What I’ve done in the past to remedy any feeling of culture shock is to participate in an activity you enjoy with others of different groups. For example, a few years ago I lived in Japan for a brief amount of time. Certainly, there were feelings of culture shock. I was in an unfamiliar environment and could hardly speak of understand Japanese (which, admittedly, hasn’t really changed to this day). However, when trying to form connections with the locals, I found that using my artwork (I used to draw cartoon characters) allowed us both to find something in common that we enjoyed which made the interaction far less stressful.

One of the most direct ways of combating culture shock is to just mix into various groups naturally. Take time to actively understand them and learn about them in a genuine manner. The easiest way to do this is by finding a common enjoyable activity.

Now, in my situation, I was a bit lucky because, generally speaking, I knew what to expect in Japan and there were things I knew about Japan that I already enjoyed, which made it much easier to find something in common but the concept still applies.

College is for learning! Sure, that seems like common sense but allow me to extrapolate. In college, your goal isn’t just to learn from your classes or the books that you read. Take it a step further. Challenge yourself. Learn from the people around you. The culture shock of college shouldn’t be seen as daunting but instead as opportunistic. It’s a chance to grow.

“I still don’t understand. How can learning from other groups of people help me grow”, I hear you clamoring.

Well, rather than just provide one reason, I’ll give you five good reasons that’ll hopefully persuade you.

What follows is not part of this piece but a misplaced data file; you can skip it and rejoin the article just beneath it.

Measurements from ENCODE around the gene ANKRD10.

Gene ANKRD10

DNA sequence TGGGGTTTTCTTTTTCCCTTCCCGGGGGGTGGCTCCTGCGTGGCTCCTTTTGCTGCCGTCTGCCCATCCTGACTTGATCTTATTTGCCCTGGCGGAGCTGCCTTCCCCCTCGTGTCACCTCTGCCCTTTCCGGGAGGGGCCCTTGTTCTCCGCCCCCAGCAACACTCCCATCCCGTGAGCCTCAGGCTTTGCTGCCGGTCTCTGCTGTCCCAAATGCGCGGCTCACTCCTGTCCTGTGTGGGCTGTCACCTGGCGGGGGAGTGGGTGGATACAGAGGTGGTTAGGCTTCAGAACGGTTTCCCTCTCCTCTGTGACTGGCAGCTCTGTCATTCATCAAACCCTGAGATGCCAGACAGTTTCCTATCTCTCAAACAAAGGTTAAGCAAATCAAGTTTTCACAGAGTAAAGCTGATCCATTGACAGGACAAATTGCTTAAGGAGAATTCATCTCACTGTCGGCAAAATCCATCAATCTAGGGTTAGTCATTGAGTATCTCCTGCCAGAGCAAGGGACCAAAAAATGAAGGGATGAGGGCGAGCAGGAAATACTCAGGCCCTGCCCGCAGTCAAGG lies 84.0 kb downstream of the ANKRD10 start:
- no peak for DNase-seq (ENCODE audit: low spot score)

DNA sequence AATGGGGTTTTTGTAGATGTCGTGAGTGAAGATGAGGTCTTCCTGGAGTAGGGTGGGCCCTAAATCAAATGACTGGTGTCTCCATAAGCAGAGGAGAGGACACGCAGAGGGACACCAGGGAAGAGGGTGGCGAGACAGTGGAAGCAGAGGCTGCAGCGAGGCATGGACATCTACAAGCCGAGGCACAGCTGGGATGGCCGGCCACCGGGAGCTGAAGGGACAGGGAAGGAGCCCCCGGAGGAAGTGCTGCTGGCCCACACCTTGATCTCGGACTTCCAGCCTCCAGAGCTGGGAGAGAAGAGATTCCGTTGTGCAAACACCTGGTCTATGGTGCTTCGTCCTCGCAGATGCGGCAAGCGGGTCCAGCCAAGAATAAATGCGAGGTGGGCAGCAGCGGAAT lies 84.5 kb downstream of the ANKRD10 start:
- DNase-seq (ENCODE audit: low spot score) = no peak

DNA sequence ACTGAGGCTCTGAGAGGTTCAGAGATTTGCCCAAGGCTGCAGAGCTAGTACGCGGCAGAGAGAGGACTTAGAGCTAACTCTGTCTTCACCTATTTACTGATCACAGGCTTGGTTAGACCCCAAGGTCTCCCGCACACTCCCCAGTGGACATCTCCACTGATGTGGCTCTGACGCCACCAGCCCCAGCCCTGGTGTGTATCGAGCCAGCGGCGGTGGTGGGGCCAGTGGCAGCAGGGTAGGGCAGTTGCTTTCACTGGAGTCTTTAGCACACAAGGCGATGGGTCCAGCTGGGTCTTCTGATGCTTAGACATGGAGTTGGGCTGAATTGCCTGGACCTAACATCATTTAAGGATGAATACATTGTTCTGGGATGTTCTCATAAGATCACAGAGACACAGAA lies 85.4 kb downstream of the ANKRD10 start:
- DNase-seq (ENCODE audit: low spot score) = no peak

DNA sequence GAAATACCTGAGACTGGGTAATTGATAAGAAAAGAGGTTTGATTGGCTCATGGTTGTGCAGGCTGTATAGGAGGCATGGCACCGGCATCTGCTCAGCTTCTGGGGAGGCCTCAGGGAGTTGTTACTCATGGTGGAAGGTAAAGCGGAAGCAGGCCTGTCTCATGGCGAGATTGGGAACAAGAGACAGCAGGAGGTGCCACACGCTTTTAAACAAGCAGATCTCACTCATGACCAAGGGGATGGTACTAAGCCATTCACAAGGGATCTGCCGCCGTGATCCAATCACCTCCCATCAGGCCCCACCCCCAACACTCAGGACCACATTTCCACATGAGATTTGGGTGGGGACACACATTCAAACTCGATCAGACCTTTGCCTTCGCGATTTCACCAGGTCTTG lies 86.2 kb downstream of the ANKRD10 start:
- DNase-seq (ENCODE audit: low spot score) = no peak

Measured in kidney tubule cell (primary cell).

Promotes Open-Mindedness

The more you allow yourself to challenge your preconceived beliefs, the more you realize how little you once understood. Open-mindedness is the ability to see different perspectives while being willing to change previous ones. In essence, having an open mind allows you to enhance your intelligence which can make you an individual of high logic.

Increases Knowledge Base

As alluded to earlier, once you begin to learn about things that may contradict or expand your previous means of thinking, you’ll have increased your knowledge base. You’ll be able to recognize the gaps in your knowledge that you might not have noticed before.

Enhances Self-Awareness

Of course, once you develop an open mind and realize that you don’t understand everything, you’ll likely begin to ask questions. You’ll be more likely to look within yourself and seek out other strengths and weaknesses which could lead to a higher level of self-awareness.

You’ll become better equipped to combat uncertainty

Meanwhile, while dealing with different groups of people, you’ll probably notice trends and be able to better pick up on environmental cues and social cues. This will allow you to better draw from previous experiences and make more logical assumptions about anything you’re unaware of.

Advocates Well-Roundedness

Finally, you’ll become a more well-rounded individual. You’ll have grown. Experiences that you’ve had in your past will positively shape you. From there, you’ll have more clarity about yourself and what you desire in the future.